Delivering better value through open data


Both public sector buyers and suppliers can experience long-term benefits from making their procurement data more open, Spendnetwork’s Ian Makgill suggests.

The traditional view of procurement analysis in the public sector follows a familiar pattern; a group of similar organisations gather together and pass all of their accounts payable data to a supplier who, in turn categorises this data and then publishes it in a business intelligence tool so that anyone can interrogate the data.

This model has driven a number of successes, helping buyers to drive out cost savings from existing contracts and to gain more commitment from suppliers through aggregating spend. However, in a world where so much data is available openly this approach is unnecessarily limited.

By opening data we can quickly move away from the more parochial silos of small groups of public bodies sharing their data with each other, to a national or even international view of public spending. So, instead of having fifteen councils in the south west of England working together, we can allow councils, NHS trusts, higher education and other public bodies to work together, either on a national or local basis.

We can also do more by linking data. As bodies publish more data, we can bring this into our analysis. By linking different datasets, we can do so much more to benchmark the performance of suppliers or buyers. Contract data can be used to identify suppliers that routinely over-spend on contracts, resource data can be used to monitor utility-style bills such as telephony and budget data can help establish a norm for spending on common services such as security.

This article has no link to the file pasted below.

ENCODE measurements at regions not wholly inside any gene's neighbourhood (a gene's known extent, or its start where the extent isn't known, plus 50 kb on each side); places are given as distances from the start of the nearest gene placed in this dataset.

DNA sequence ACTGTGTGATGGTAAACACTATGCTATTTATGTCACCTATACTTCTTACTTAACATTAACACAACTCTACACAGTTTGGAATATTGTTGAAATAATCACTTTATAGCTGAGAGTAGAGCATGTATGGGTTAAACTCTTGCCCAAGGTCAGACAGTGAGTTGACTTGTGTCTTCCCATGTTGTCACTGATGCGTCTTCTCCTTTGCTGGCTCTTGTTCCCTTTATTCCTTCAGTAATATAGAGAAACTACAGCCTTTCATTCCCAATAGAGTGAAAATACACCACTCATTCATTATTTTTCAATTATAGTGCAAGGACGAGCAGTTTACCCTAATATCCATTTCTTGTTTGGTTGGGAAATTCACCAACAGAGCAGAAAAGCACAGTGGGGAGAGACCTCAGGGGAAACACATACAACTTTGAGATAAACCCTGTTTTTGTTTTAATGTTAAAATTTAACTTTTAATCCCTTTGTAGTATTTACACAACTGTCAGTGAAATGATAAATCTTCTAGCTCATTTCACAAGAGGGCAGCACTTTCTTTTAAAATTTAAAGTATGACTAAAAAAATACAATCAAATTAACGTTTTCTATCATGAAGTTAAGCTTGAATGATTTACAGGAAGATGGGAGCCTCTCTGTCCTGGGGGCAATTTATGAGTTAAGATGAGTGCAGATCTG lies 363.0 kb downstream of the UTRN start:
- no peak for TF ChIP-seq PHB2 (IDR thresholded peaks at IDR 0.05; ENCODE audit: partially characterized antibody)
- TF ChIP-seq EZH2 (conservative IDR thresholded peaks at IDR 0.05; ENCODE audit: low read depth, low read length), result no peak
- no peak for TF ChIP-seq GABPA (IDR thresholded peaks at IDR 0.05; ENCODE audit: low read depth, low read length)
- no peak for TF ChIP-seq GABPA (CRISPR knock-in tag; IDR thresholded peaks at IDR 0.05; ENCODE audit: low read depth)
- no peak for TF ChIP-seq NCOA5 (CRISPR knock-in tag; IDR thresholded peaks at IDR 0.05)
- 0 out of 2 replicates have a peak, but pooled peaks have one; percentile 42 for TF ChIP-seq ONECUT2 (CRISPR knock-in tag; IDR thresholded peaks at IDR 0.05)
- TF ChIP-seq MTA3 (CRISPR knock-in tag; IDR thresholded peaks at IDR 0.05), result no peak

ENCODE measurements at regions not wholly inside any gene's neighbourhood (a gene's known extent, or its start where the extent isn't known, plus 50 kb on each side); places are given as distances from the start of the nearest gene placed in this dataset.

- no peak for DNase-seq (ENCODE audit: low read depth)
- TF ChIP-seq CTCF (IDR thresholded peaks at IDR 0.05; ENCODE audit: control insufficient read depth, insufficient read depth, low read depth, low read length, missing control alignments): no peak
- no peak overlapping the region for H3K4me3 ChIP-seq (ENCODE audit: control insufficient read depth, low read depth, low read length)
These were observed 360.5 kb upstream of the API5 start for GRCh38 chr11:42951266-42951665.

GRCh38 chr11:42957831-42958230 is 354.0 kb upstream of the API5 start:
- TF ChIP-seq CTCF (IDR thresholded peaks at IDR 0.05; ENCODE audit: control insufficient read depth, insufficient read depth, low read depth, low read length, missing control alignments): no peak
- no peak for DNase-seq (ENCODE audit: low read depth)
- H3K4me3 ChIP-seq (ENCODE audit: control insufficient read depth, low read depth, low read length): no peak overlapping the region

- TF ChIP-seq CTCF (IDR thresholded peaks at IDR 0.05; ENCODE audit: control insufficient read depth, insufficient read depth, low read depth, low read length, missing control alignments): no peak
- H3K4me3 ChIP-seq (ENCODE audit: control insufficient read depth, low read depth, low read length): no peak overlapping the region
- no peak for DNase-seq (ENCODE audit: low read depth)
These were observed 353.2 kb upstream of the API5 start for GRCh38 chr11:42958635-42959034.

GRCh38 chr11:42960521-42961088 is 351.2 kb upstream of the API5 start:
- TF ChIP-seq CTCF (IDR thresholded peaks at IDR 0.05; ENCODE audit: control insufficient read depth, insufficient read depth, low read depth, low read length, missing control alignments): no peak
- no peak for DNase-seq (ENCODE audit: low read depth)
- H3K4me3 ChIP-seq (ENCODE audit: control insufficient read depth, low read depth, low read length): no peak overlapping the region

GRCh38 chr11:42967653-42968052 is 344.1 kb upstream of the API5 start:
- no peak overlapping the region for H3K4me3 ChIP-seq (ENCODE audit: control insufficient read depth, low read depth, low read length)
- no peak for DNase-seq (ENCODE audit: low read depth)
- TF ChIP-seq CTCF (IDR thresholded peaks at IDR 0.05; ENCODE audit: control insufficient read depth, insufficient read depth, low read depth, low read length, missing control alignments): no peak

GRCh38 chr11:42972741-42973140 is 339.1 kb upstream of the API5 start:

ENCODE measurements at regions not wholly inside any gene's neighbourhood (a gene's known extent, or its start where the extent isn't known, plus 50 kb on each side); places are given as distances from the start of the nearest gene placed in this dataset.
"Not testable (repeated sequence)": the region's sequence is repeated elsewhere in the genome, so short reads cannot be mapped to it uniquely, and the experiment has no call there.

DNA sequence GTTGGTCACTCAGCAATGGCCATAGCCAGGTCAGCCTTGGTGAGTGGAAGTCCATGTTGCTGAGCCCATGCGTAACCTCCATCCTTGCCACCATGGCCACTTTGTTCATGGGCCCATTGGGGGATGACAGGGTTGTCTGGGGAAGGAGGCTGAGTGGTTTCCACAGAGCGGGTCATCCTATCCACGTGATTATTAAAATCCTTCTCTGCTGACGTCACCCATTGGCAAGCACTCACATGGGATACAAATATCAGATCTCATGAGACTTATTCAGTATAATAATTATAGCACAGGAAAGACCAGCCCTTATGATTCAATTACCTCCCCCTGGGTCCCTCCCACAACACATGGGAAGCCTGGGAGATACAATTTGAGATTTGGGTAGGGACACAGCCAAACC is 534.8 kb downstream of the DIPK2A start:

By making this data open so that anyone can analyse it, the data gains a new potency. By giving the public insight to the data we create a new conversation, one that can have some uncomfortable, short-term side-effects for some buyers, but is actually much more likely to impact suppliers over the long-term as they are held to account on their ability to deliver value for money to the citizen. Some people will inevitably be agitated by certain elements of spend, take this item for example:


It is hard to understand why Leeds spend £3,500 on cake, and perhaps someone will be asked to account for this in the future, but compare this with a discovery that a market is being rigged, or that a company routinely delivers less value than its rivals and it is easy to see that the benefits of open data far outweigh the inconvenience of having some citizens demand to know why you spent so much on cake.

Open data starts a new, more powerful conversation that gives citizens, buyers and suppliers a greater understanding of a complex and valuable market. Choosing to restrict data publication may give organisations a sense of control, but in reality, holding onto data creates an environment where suppliers can exploit an overly complex market and buyers can adopt an insular “we’re different here” mindset. Open data will prove that the tightest grip is held with an open hand.

Ian Makgill is the managing director of which publishes more than £1trn of UK spending openly and for free.